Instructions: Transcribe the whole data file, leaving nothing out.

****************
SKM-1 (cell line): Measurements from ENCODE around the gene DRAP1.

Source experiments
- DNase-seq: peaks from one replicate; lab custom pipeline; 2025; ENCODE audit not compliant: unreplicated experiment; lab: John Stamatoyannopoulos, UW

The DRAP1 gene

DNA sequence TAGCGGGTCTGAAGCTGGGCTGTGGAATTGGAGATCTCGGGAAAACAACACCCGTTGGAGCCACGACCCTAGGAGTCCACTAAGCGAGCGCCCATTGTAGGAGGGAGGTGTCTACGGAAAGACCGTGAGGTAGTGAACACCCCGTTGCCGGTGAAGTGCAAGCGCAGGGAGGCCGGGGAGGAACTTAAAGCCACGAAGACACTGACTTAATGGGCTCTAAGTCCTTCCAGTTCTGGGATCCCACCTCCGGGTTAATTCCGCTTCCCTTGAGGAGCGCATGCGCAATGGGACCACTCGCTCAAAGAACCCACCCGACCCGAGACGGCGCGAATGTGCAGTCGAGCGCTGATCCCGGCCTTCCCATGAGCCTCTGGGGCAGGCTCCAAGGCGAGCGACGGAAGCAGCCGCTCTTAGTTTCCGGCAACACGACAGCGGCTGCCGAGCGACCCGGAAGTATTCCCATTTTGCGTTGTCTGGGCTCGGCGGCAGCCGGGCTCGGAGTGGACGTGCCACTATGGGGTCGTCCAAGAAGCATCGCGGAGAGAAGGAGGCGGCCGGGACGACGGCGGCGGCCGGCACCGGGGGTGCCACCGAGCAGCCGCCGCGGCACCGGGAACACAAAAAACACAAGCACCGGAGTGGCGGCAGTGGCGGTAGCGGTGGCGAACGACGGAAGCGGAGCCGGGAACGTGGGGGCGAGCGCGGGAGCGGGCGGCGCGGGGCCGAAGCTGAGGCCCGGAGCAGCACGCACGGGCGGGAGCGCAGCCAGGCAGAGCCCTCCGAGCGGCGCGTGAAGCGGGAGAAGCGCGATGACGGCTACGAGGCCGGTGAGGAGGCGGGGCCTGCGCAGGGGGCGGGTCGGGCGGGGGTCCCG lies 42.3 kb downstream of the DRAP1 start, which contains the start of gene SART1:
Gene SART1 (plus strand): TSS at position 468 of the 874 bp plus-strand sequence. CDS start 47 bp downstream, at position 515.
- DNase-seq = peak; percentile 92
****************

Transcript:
SKM-1 (cell line): Measurements from ENCODE around the gene DRAP1.

Source experiments
- DNase-seq: peaks from one replicate; lab custom pipeline; 2025; ENCODE audit not compliant: unreplicated experiment; lab: John Stamatoyannopoulos, UW

The DRAP1 gene

DNA sequence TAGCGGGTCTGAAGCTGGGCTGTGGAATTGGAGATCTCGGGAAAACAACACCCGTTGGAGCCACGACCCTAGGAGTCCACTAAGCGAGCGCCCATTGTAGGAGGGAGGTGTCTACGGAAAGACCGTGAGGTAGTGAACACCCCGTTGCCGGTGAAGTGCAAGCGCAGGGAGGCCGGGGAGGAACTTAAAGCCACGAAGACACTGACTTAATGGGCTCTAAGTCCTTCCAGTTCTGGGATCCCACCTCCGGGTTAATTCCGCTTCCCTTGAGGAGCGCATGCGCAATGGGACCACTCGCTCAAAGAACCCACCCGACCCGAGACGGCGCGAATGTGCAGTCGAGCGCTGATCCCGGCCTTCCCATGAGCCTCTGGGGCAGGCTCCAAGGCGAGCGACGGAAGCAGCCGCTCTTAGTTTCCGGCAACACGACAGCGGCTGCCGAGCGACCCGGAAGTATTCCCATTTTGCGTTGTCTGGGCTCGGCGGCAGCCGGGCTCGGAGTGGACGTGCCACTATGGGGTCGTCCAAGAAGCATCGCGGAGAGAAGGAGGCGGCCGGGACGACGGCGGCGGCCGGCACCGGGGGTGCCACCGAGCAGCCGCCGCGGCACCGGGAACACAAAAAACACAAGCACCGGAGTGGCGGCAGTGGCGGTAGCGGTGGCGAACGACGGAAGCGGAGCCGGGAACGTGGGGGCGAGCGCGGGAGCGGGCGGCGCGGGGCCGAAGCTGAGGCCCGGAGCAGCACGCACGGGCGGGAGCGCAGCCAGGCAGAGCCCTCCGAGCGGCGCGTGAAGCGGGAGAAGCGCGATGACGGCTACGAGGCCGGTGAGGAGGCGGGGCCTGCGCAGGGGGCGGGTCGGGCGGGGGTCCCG lies 42.3 kb downstream of the DRAP1 start, which contains the start of gene SART1:
Gene SART1 (plus strand): TSS at position 468 of the 874 bp plus-strand sequence. CDS start 47 bp downstream, at position 515.
- DNase-seq = peak; percentile 92